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I wrote the following code for this problem. The problem is to find the longest palindromic substring. I think it is correct and is working correctly for all the test cases I entered myself. Now, the code is producing a Time Limit Exceeded Error. I know that there exists Manacher's Algorithm which does it in linear time but I thought of the following solution myself and wanted to implement it. I believe that it's time complexity is less as compared to \$\mathcal{O}(n^3)\$ and other \$\mathcal{O}(n^3)\$ solutions have been accepted which makes me feel that I am missing something important.

string = input()

longest = 0
position = 0
string = string.replace('', '^')
length = len(string)

##print(string)

for index, letter in enumerate(string):
##    print()
##    print('Index:', index, 'Letter:', letter)

    stretch = 1

    while string[index-stretch:index+stretch+1] == string[index-stretch:index+stretch+1][::-1]\
          and index - stretch >= 0 and index + stretch < length:
##        print('Matching Strings:', string[index-stretch:index+stretch+1], string[index-stretch:index+stretch+1][::-1], 'Stretch:', stretch)
        stretch += 1

##    print('Not Matched:', string[index-stretch:index+stretch+1], string[index-stretch:index+stretch+1][::-1], 'Stretch:', stretch)

    stretch -= 1

    if stretch > longest:
##        print('Highest Till Now')
        longest = stretch
        position = index - stretch


##print(position, longest)

print(string[position:position+(2*longest+1)].replace('^', ''))

stretch is the extension of the palindrome on either side of its center. longest stores the length of the longest substring found till then. position stores the index of the starting letter of longest. Please ask if you have any doubts.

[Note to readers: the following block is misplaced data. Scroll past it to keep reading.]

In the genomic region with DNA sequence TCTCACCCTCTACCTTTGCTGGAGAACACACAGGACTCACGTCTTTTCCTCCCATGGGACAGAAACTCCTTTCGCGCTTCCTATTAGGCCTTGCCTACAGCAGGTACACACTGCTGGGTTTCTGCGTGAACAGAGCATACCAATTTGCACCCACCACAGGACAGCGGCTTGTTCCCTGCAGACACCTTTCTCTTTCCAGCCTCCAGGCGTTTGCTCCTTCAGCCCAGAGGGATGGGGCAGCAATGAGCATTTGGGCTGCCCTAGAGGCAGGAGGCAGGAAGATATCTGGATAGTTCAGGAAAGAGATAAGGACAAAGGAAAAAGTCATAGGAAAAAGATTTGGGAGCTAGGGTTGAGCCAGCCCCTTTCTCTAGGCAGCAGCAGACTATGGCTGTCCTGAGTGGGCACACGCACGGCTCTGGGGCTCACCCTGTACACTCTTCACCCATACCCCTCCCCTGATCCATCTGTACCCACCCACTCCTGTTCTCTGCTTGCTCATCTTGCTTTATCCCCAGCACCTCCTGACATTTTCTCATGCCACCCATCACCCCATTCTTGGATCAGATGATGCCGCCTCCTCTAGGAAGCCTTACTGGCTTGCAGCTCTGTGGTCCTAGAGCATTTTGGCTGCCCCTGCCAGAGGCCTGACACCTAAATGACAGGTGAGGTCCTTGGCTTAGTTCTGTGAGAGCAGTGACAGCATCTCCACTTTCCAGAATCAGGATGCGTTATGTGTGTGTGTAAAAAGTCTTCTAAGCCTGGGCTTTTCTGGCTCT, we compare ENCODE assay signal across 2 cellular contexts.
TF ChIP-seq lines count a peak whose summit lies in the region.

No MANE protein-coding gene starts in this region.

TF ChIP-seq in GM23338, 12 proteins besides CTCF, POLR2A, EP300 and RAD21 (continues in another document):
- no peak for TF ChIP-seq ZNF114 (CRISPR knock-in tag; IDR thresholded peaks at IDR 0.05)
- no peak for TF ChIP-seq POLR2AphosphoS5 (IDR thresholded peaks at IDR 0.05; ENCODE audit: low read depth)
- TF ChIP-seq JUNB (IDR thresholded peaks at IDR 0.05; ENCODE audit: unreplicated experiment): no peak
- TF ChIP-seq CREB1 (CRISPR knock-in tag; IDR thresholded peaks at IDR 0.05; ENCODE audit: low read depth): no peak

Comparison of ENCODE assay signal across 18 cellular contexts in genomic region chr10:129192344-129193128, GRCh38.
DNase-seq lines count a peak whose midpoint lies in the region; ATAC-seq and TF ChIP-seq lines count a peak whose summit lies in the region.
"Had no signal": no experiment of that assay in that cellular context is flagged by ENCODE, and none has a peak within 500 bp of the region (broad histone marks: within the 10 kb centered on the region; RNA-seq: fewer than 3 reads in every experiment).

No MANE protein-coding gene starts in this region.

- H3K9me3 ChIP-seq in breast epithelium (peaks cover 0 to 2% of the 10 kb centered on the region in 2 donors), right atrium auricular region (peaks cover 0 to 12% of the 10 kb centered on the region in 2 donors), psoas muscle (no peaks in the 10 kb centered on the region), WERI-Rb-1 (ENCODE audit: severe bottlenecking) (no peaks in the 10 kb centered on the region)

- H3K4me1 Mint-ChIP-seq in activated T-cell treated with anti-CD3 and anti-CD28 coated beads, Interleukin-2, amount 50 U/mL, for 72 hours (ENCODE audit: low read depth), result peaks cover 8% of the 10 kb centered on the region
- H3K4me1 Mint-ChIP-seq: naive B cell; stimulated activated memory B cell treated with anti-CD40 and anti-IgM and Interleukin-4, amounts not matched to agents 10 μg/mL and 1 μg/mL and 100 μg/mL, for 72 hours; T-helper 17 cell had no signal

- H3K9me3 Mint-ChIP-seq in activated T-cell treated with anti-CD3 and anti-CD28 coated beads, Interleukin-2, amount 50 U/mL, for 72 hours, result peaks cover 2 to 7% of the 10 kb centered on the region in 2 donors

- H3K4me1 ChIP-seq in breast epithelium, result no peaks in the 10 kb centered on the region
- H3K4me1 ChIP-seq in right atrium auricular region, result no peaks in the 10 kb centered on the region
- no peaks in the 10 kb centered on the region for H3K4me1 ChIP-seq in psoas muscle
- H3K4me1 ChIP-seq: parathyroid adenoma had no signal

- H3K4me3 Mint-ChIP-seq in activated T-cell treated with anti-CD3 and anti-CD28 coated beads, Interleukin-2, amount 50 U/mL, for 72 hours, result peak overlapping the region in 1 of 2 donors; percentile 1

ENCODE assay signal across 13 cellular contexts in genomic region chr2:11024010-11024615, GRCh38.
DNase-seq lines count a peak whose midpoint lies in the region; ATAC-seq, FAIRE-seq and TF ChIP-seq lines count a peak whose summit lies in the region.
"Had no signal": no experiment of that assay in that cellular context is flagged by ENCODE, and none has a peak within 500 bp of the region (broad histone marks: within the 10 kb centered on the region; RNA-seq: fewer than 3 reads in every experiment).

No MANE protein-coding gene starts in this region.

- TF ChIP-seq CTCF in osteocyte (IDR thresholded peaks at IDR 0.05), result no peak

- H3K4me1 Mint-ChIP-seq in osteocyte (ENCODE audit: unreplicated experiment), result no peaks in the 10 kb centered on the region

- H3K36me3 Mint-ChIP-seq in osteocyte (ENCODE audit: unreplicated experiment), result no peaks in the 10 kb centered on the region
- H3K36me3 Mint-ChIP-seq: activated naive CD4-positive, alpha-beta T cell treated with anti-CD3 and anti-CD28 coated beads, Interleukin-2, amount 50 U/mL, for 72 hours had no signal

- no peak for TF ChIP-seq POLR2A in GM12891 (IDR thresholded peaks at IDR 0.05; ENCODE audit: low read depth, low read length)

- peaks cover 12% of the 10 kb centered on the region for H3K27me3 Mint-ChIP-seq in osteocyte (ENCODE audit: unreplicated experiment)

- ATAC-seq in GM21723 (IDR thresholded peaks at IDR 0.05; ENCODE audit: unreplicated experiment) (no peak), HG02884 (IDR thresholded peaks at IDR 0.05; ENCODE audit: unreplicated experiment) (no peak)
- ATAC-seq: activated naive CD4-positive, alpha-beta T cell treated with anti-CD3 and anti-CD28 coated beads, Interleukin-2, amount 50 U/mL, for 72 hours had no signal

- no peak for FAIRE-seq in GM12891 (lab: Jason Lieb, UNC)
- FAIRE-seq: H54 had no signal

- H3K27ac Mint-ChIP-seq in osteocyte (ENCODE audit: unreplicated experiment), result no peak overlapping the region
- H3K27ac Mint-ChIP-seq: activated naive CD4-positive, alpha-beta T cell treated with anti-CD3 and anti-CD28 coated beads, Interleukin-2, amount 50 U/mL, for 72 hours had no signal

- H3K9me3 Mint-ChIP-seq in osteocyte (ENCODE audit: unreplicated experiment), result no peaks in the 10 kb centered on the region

What I want to know is that am I missing something which is causing the program to lose its efficiency? How can I overcome it? Can you suggest some improvements to the algorithm.

Thanks.

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First things first, I'll highlight areas I felt you should change.

  1. Make a function.
  2. Don't litter the program with blackbox debugging 'comments'.
  3. Don't use enumerate if you don't need both index and letter.
  4. It's easier to read one slice rather than two.
  5. You could change your while loop to a for loop, this reduces the amount of statements in the if.

Most of these are pretty simple, and are mostly due to your debugging. I'll elaborate on 5 as it's the only one that I should need to explain.

If we rearrange both \$\text{index} - \text{stretch} >= 0\$ and \$\text{index} + \text{stretch} < \text{length}\$ to get stretch. This gets \$\text{index} >= \text{stretch}\$ and \$\text{length} - \text{index} > \text{stretch}\$. As we know the input are integers we can get both to use the same sign, >. With \$\text{index} + 1 > \text{stretch}\$. If we merge them both together we get: \$\text{min}(\text{index} + 1, \text{length} - \text{index}) > \text{stretch}\$.

This basically means you can use the following range:

for stretch in range(1, min(index + 1, length - index)):

You should note, it won't go above the largest possible stretch and so you should only do stretch -= 1 if you break from the loop.

All of this together should get you:

def get_longest_palendrome(string):
    string = string.replace('', '^')
    longest = 0
    position = 0
    length = len(string)
    for index in range(length):
        stretch = 0
        for stretch in range(1, min(index + 1, length - index)):
            text = string[index - stretch:index + stretch + 1]
            if text != text[::-1]:
                stretch -= 1
                break
        if stretch > longest:
            longest = stretch
            position = index
    position -= longest
    return string[position:position + (2*longest + 1)].replace('^', '')

The second I looked at string = string.replace('', '^') I thought this can't be an \$O(n^3)\$ algorithm. I don't know the actual complexity, but you instantly change the length of string to \$2n + 1\$. This means your function is more \$O((2n)^3)\$ or \$O(8n^3)\$

I know you normally ignore the coefficient but I think it's quite important to highlight the pitfall on doubling the size of the input.

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